There is also going to focus on a batch of important high frequency data out of the US, including retail sales for May, producer price inflation and manufacturing indices for the New York and Philadelphia regions. Expectations for retail sales are heating up – last week the National Retail Federation raised its growth expectations for US retail sales in 2021 to between 10.5% and 13.5%. May should show a pick-up in sales after unexpectedly stalling in April as the boost from stimulus cheques faded. An acceleration is expected in the coming months thanks to a huge savings glut and the rapid reopening of the economy.
The Bank of England does not think inflation will run away, so Wednesday morning’s CPI print will be closely watched by GBP traders. Although it significantly upgraded its near-term economic forecasts and announced a form of ‘technical’ taper’ of bond purchases at its last meeting, the Bank’s outlook on inflation suggests it will be in no rush to raise rates this year. This is acting as a headwind for sterling – an above-forecast reading could be a tailwind.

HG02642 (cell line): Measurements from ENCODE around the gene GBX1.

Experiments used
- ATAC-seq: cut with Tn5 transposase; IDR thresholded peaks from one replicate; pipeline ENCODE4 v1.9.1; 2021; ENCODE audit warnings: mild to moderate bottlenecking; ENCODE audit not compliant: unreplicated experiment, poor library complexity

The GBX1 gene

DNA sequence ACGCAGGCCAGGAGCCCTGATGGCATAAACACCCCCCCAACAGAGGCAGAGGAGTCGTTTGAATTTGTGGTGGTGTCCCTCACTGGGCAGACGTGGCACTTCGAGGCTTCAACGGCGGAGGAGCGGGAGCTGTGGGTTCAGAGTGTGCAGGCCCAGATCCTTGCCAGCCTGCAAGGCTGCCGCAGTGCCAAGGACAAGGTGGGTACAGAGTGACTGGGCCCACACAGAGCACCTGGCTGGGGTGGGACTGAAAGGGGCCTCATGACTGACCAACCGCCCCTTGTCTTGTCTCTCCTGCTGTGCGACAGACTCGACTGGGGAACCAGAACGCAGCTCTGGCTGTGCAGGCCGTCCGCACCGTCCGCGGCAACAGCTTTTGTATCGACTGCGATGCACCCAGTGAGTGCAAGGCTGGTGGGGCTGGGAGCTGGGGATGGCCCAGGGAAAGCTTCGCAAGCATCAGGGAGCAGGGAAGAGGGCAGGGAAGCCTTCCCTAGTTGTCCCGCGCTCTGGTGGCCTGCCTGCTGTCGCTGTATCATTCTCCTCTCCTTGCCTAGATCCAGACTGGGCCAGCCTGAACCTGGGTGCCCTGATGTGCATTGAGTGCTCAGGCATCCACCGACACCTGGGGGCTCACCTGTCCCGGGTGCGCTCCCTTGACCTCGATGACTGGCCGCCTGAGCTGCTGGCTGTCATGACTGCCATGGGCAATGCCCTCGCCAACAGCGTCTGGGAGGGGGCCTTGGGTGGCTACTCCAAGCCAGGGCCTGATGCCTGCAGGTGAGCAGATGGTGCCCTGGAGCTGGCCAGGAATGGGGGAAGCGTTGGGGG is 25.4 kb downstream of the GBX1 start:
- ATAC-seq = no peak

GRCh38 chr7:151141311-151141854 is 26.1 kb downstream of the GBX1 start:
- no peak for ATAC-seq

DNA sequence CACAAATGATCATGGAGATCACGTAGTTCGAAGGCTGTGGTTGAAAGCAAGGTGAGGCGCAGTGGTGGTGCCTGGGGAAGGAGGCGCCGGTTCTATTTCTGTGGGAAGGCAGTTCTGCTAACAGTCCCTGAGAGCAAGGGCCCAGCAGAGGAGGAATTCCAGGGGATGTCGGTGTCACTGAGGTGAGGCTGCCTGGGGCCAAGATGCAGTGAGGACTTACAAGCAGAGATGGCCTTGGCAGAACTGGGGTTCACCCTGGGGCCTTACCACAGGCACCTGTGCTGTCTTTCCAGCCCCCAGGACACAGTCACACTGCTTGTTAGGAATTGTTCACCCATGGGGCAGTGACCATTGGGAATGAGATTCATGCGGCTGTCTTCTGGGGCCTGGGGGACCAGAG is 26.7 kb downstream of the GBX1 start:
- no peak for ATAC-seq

Major economic data
|Jun 14th||10:00||EZ industrial production|
|Jun 15th||07:00||UK unemployment|
|13:30||US retail sales, PPI, Empire State manufacturing index|
|14:15||US industrial production|
|Jun 16th||03:00||China industrial production, retail sales, fixed asset investment|
|07:00||UK CPI inflation|
|13:30||Canada CPI inflation|
|15:30||US crude oil inventories|
|19:30||FOMC press conference|
|Jun 17th||02:30||Australia unemployment|
|08:30||Swiss National Bank statement|
|10:00||EZ final CPI inflation|
|13:30||US unemployment claims, Philly Fed manufacturing index|
|Jun 18th||tentative||Bank of Japan statement|
Key earnings data
|Jun 15th||Oracle Corp.||Q4 2022 Earnings|
|On The Beach||Interims|
|Jun 17th||Adobe Inc.||Q2 2021 Earnings|